“Oh,” I said, glancing at Mom, who raised her eyebrows. This young woman didn’t seem too interested in selling us a dress. We decided to grab lunch and come back. As we exited, we overheard the older woman chide the blonde.
There were no cozy cafes nearby, so we ended up at a chain restaurant across the street. It was startlingly awful. The foyer stank of wet table-rag. Mom’s strawberry avocado salad had no avocado. My shrimp scampi not only lacked the fresh basil that made it so appealing on the menu, but it also came with…marinara sauce? Which, of course, I ended up wearing, then promptly turned into a big grease blotch when I tried to blot it out of my top. Mom and I were still laughing about what had to have been –the worst- dining out experience we’d ever shared when we returned to the bridal shop.
This time I got the full treatment: a bride bag filled with ads, coupons, and a Skinny Cow (ouch?) snack sample, and my name written on a big heart and stuck to a dressing room door. My stylist, “Mary,” began gathering the dresses I liked on a rack, while Mom settled into one of the chairs lined up, fashion-runway style, next to the mirrors, and readied her camera.
Almost all wedding dresses look lovely on the hanger, making it seem impossible to choose. But I figured out two things fast: how a dress feels when you try it on is just as important as how it looks, and taking pictures to see how it reads in photographs can help narrow your choices.
The first dress was a bomb. Partly because it was way too big and no amount of clipping could fix that, but also because its boat-neck and cap sleeves looked matronly. Next. The second gown featured the same ivory-over-champagne illusion lace as the first, but with a v-neck and fitted empire waistline, it was more me. Mom and I both liked a trumpet-silhouette gown with floral detailing and daisy-like flowers trailing down the skirt, but I was wary of its train. Something many brides may not know: dresses with trains don’t come ready-made to bustle, so you either have to trip over the extra fabric all night, or factor the alteration into your dress budget.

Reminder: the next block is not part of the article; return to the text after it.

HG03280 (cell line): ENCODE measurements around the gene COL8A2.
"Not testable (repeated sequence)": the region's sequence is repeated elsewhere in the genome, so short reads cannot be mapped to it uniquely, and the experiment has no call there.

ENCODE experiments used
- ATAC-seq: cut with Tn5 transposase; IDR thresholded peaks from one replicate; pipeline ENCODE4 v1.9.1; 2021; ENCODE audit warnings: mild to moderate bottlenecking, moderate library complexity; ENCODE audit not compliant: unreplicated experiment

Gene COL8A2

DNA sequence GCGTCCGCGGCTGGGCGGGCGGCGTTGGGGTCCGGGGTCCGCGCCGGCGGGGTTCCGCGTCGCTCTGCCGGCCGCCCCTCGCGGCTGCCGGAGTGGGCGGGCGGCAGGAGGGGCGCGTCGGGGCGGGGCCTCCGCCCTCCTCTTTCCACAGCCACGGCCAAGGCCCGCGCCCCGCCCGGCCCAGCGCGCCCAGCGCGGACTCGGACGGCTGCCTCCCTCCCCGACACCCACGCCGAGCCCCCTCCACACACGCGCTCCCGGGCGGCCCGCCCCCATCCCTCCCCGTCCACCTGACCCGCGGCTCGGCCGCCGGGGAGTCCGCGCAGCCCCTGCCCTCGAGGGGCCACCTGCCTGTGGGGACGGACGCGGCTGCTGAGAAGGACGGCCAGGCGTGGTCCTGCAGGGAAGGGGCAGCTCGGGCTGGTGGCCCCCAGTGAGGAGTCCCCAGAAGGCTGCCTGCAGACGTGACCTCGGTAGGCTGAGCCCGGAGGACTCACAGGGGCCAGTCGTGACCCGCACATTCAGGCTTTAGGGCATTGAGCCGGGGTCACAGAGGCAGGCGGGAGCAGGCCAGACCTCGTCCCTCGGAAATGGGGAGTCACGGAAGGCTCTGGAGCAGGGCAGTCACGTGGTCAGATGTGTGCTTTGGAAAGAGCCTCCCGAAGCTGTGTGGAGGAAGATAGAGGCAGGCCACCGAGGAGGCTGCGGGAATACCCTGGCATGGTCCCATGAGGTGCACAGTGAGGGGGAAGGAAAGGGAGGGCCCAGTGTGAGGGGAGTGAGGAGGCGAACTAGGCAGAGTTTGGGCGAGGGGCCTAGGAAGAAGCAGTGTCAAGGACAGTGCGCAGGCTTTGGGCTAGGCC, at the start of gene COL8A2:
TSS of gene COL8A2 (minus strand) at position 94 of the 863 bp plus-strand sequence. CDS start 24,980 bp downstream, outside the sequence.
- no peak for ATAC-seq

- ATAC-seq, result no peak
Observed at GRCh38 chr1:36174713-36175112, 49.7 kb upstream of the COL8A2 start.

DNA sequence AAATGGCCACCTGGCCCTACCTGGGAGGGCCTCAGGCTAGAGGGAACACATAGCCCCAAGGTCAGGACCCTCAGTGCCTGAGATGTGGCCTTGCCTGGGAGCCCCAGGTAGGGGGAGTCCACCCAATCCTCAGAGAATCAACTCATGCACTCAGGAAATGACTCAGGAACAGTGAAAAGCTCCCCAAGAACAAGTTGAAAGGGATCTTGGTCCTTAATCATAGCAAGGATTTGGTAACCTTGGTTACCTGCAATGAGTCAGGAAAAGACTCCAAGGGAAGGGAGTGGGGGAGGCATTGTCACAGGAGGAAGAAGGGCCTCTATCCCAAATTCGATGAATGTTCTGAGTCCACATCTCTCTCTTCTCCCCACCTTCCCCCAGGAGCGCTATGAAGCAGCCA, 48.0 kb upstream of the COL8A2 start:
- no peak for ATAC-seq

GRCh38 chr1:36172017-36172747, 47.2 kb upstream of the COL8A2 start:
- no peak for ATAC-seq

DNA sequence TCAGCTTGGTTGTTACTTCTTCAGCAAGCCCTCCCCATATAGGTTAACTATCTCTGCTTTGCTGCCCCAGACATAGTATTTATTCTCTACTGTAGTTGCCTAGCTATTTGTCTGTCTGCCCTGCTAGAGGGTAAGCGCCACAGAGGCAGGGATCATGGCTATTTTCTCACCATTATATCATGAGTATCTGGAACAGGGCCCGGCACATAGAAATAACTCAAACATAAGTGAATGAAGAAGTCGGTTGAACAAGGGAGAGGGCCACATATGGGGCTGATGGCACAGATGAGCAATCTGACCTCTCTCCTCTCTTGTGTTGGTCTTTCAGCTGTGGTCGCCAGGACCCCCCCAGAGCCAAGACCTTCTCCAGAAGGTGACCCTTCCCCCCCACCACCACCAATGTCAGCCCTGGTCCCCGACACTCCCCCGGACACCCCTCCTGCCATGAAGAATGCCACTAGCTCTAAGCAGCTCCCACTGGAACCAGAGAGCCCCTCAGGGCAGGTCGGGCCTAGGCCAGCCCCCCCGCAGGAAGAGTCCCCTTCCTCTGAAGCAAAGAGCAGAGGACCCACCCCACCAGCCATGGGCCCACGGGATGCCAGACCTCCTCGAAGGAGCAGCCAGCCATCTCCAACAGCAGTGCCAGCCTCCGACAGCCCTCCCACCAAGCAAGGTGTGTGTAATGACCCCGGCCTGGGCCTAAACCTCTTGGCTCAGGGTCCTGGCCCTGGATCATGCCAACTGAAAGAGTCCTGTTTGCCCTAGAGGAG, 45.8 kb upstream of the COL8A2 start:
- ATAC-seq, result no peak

The most stunning dress I tried on was a Gatsby-inspired mermaid gown with lots of beading—but it weighed something like 15 pounds. That didn’t sound fun to haul around for a four-hour reception. I also liked a simple ruched mermaid gown neither Mom nor Mary seemed wild about, but in photos, it was one of the most flattering.
It was a strange day in many ways. Though I’d looked forward to shopping with Mom, I spent as much or more time in the dressing room with the stylist, joking about the upper body strength it required to wrestle women in and out of 15 pound dresses all day. I felt like a princess in the Gatsby dress, but a pudge in the shapewear, which I swear added a good ¼ to ½ inch of bulk (though it did give me bigger boobs.) Lunch was a travesty, and after just one bridal shop, Mom and I were both so exhausted, we elected to call it a day.
As far as veils went, at least, the day was a success. I’d briefly considered a cathedral veil for the flow factor, but when I put one on, it made me feel too…catholic. A birdcage veil was better suited to my age, my style, and—as my mother reminded me—my love of vintage hats.
Before we’d embarked on our shopping excursion, I’d modeled the eBay-purchased Nicole Miller dress hanging in my closet at home. When I was ready, I called to Mom, and she came up the stairs and stopped to gaze at me from the room’s doorway.
“Ohhhh,” she said, framing her face with her hands, “It’s beautiful, you look beautiful. I think I’m going to cry!”
She choked up, and I choked up, and then we hugged each other tight.
And though our shopping trip, even with all its wacky surprises, was memorable and fun, this I now understand: if we’d stopped right then and there and held that moment as close as we hugged each other, it would have been more than enough.
Sandee McGlaun chronicles the adventures of marrying at mid-life on her blog http://www.